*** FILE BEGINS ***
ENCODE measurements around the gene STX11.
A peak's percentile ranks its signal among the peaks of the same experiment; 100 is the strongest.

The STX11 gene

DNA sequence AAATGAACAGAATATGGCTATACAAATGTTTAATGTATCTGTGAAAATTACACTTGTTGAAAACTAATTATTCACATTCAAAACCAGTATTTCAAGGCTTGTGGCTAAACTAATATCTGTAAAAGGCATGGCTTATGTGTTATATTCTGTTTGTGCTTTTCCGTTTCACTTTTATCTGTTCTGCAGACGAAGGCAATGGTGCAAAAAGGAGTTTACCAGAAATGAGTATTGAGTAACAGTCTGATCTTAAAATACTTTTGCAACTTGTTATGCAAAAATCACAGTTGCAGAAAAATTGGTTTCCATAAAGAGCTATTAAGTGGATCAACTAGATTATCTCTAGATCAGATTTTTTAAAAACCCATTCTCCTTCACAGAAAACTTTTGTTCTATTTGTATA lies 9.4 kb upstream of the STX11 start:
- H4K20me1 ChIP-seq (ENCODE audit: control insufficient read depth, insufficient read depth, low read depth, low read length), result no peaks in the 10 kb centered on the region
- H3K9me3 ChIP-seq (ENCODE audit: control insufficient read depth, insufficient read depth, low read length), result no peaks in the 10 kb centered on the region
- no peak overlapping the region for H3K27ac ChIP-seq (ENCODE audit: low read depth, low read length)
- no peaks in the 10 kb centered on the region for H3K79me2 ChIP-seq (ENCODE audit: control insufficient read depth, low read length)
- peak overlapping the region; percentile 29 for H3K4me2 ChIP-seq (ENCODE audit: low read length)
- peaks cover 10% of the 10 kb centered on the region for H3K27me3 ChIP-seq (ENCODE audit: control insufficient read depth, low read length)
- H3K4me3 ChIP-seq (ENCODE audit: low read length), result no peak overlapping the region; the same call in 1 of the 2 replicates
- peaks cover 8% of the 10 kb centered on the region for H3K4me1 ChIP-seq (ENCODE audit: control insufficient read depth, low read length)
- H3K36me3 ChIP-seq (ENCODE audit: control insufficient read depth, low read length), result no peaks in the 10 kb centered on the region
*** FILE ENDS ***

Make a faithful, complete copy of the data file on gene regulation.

ENCODE measurements around the gene STX11.
A peak's percentile ranks its signal among the peaks of the same experiment; 100 is the strongest.

The STX11 gene

DNA sequence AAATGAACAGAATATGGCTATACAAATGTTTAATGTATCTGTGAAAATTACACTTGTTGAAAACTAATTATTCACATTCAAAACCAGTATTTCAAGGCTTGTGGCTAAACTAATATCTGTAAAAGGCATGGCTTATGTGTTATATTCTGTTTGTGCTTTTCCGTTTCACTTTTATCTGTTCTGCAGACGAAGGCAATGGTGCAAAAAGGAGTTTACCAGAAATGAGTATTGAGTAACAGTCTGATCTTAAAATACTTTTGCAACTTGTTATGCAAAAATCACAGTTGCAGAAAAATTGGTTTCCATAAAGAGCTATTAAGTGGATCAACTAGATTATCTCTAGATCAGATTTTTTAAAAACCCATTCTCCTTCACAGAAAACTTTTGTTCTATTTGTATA lies 9.4 kb upstream of the STX11 start:
- H4K20me1 ChIP-seq (ENCODE audit: control insufficient read depth, insufficient read depth, low read depth, low read length), result no peaks in the 10 kb centered on the region
- H3K9me3 ChIP-seq (ENCODE audit: control insufficient read depth, insufficient read depth, low read length), result no peaks in the 10 kb centered on the region
- no peak overlapping the region for H3K27ac ChIP-seq (ENCODE audit: low read depth, low read length)
- no peaks in the 10 kb centered on the region for H3K79me2 ChIP-seq (ENCODE audit: control insufficient read depth, low read length)
- peak overlapping the region; percentile 29 for H3K4me2 ChIP-seq (ENCODE audit: low read length)
- peaks cover 10% of the 10 kb centered on the region for H3K27me3 ChIP-seq (ENCODE audit: control insufficient read depth, low read length)
- H3K4me3 ChIP-seq (ENCODE audit: low read length), result no peak overlapping the region; the same call in 1 of the 2 replicates
- peaks cover 8% of the 10 kb centered on the region for H3K4me1 ChIP-seq (ENCODE audit: control insufficient read depth, low read length)
- H3K36me3 ChIP-seq (ENCODE audit: control insufficient read depth, low read length), result no peaks in the 10 kb centered on the region